Zhang returned home last year and joined a biotechnology company in Hangzhou. He became the head of the company's bioinformation department and reformed it.
Earlier this year, he joined CStone Pharmaceuticals, a cancer immunotherapy company in Suzhou, as a senior director of the bioinformatics and biomarker research and development team.
But Hu and Zhang both believe that China's biotechnology development lags behind in innovation, and companies are too focused on developing products that can generate revenue quickly. Returned scientists like them, who have accumulated some experience, skills and ways of thinking through their working experience in drug research and development companies, are trying to change this situation.
However, China's academic environment and biopharmaceuticals ecology have been developed enough, and many Ph.D. students no longer need to go abroad for postdoctoral training. Hu said that while Hengrui is still recruiting scholars with overseas experience, it is also recruiting more people who do not have overseas experience.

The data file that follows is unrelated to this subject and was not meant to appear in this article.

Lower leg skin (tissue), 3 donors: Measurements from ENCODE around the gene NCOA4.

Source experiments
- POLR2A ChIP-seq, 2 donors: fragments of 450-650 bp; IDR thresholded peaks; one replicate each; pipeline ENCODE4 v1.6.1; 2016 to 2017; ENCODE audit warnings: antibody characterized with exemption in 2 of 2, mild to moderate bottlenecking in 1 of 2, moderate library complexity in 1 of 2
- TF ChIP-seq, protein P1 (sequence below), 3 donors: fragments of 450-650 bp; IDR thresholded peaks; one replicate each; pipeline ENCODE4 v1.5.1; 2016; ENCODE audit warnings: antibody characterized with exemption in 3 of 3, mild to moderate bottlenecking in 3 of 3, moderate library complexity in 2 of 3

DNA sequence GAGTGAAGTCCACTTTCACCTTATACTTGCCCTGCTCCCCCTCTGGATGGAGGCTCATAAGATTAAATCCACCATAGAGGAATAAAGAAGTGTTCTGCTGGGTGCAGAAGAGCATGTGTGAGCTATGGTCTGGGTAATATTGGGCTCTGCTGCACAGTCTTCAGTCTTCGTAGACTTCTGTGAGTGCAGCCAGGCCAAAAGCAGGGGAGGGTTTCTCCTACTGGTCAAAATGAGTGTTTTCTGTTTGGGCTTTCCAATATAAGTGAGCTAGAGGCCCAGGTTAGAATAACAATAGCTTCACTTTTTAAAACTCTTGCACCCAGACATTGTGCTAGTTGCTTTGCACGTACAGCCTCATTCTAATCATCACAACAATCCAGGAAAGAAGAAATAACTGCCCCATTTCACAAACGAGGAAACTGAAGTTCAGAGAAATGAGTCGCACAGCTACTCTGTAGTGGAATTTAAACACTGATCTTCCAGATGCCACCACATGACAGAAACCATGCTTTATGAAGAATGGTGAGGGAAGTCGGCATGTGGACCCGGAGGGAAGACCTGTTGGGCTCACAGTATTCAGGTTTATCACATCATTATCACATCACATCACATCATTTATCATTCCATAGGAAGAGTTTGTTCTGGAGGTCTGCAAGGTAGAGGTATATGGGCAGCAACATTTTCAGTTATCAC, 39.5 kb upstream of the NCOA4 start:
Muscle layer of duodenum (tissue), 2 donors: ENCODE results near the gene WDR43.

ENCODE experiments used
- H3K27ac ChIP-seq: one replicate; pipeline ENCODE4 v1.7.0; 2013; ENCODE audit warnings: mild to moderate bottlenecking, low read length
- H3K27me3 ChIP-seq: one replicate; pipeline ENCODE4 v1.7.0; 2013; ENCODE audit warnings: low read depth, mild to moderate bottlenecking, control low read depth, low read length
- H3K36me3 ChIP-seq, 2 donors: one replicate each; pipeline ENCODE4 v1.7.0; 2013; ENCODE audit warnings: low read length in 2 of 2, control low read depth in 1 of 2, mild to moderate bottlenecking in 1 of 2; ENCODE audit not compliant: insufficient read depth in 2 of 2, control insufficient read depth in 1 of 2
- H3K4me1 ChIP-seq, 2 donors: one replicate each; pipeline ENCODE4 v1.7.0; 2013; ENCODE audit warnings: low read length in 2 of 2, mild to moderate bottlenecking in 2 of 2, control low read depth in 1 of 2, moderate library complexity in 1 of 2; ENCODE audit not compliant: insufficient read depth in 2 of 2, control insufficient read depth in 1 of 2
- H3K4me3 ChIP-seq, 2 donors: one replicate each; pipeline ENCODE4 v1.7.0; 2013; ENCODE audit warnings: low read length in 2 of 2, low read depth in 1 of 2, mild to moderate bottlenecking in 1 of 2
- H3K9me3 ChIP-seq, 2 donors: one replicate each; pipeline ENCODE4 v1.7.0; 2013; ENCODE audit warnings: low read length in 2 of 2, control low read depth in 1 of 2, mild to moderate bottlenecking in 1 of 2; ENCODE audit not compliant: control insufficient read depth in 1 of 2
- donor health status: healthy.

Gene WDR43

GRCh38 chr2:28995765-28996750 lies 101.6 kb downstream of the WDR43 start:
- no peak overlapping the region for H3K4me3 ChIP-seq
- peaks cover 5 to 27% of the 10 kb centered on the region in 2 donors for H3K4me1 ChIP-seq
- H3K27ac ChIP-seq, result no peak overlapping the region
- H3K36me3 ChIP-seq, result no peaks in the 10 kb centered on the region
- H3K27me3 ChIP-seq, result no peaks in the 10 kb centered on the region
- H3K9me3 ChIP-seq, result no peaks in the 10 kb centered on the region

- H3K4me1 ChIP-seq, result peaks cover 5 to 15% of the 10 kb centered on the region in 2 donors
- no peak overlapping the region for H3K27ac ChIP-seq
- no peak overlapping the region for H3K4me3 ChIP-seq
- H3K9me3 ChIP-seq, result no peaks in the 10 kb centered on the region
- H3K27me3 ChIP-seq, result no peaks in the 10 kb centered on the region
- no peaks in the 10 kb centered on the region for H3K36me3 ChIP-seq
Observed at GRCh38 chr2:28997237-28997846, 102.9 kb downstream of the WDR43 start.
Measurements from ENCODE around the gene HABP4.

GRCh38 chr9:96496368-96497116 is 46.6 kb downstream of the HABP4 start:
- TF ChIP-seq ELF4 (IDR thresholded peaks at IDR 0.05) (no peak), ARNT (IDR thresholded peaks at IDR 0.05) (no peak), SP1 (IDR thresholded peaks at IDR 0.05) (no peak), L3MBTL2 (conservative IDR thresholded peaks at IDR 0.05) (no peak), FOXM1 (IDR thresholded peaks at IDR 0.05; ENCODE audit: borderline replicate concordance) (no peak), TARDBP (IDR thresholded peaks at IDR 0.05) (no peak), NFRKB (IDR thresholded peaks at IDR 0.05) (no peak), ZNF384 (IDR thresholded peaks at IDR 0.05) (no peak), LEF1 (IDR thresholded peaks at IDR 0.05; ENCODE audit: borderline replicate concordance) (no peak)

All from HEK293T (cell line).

Loss v.s. Opportunity
For women, however, returning home is not so attractive to them. Returning to China tends to be more attractive to men, many researchers interviewed said. Isabella.
Therefore, the increase in the number of returned scientists in China in recent years may be attributed more to male scholars.
Han Ting returned home through the talent introduction plan. Photo Source: STATnews
For the United States, it is a loss to spend time training scientists to return to their homeland. Doctoral students generally receive full funding from federal scholarships for their degrees. For example, a Harvard biomedical doctor spent more than $400,000 over six years (the average time for a doctorate), including tuition, allowances and health insurance.
Therefore, according to Ma Yingyi, the state is maintaining its own interests by retaining the young scientific researchers it has trained.
But many Chinese scientists have become increasingly difficult to obtain H1B visas to work in the United States, forcing them to leave the United States after graduation. Under the current visa system, Ma Yingyi said,
Even if the visa policy changes, for many Chinese scientists, the motherland has great potential for development, and the improved living environment is more attractive to them.